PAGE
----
Mike Schmerl is a survivor of the Michigan solar industry’s bad old days. Now, he hopes, some good new days may finally be on the way.
Back in 2008, the veteran electrician was doggedly trying to expand his Traverse City-area company into the solar panel installation business, but it wasn’t working.
“I had a 15-year-old firm, 10 to 15 guys working for me, but I couldn’t find enough solar work to feed even just myself,” he recalled while chatting up the Solar Powering Michigan conference, slated for Sept. 12 at the Hagerty Center in Traverse City. “If it had just been solar, I would have died.”
Happily, before his solar passion proved fatal, he got an offer he couldn’t refuse, and moved to Pennsylvania—where a startup was successfully “going solar.”
“It was a huge difference,” he said of Pennsylvania’s solar policy support compared to Michigan’s. “They had statewide rebates for buying the panels, they had personal property tax exemptions for installing them on your homes. Michigan had—and still has—none of that.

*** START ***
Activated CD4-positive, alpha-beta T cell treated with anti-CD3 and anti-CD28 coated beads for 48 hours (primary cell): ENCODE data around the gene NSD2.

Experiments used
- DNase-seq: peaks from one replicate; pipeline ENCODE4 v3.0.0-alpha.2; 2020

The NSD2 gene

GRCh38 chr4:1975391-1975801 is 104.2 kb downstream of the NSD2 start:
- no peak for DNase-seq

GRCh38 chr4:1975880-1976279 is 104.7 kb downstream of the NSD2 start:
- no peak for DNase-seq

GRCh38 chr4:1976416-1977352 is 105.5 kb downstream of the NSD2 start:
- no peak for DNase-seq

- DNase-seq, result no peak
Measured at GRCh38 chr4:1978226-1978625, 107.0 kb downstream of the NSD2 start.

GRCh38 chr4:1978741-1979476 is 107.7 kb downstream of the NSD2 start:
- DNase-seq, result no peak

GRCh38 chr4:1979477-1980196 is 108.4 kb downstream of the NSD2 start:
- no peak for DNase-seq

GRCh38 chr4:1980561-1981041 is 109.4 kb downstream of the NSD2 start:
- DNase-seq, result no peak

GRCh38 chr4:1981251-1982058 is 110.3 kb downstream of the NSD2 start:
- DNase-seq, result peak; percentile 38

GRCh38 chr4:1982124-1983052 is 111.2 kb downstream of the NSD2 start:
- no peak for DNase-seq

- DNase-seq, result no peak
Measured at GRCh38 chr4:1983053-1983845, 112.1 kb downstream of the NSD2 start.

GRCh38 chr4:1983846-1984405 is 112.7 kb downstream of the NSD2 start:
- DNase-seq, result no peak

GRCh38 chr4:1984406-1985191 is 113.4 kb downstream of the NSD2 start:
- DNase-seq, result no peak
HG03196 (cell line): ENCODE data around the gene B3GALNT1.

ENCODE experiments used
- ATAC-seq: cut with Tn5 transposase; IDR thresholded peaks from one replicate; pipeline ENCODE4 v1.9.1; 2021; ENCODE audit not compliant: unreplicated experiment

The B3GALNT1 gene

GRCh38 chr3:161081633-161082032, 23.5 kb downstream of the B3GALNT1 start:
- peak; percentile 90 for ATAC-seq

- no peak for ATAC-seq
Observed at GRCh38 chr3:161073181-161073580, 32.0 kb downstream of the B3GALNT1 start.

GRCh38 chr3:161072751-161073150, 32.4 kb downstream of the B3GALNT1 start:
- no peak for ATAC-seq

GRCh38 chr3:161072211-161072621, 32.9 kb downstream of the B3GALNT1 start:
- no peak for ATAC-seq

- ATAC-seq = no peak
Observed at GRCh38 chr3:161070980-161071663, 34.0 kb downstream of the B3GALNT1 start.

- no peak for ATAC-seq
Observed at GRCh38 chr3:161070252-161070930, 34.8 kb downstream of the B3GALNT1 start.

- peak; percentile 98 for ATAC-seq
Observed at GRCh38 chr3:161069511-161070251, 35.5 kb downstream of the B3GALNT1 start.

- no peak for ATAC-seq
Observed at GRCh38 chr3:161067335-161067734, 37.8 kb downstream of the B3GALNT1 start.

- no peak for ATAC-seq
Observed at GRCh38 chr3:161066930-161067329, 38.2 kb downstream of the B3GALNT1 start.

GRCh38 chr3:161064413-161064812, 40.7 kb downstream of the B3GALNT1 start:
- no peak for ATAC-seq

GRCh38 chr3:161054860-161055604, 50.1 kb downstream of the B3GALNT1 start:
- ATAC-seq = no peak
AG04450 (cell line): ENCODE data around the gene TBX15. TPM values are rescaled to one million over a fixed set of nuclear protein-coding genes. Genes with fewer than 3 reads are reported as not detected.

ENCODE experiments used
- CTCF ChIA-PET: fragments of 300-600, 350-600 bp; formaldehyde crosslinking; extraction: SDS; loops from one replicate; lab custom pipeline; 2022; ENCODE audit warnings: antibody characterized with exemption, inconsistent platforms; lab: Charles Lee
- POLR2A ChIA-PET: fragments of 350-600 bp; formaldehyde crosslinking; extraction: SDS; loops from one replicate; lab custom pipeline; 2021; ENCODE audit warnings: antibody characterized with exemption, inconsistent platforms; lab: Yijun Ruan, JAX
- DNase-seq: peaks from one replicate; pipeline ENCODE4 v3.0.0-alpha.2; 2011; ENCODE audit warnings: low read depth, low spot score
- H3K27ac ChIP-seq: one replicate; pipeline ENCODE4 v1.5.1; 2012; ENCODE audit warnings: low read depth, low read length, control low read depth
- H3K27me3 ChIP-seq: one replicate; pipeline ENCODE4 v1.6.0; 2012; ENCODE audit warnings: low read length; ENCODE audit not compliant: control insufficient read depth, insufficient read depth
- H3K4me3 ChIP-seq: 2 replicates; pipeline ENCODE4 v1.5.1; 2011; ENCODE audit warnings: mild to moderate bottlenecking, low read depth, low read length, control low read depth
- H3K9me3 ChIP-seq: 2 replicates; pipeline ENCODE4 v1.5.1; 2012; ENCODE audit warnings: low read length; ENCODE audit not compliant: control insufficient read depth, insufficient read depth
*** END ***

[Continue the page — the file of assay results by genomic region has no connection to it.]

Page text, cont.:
“We went from four guys with cell phones and an attitude to 41 employees in 30 months,” he recalled. “If we had similar opportunities in Michigan, I would have been that guy with the startup. We created new jobs in a new industry.”
Schmerl recently moved back to Traverse City and now consults for, among others, Harvest Energy Solutions, a clean energy installer focused on Midwest farmers. He said the upcoming conference, which he helped plan, is the first of its kind in Michigan and is all about creating new jobs. He’s on a panel about solar workforce development and job opportunities, but the daylong agenda is much broader.
“This is an extension of successful, similarly formatted conferences sponsored by the Midwest Renewable Energy Association,” he said. “They have already had them in Minnesota and Illinois. We are very late to the game here in Michigan; it’s time for us to step up and participate, too.”
Developments in Michigan over the past year suggest that the conference could be arriving right on time.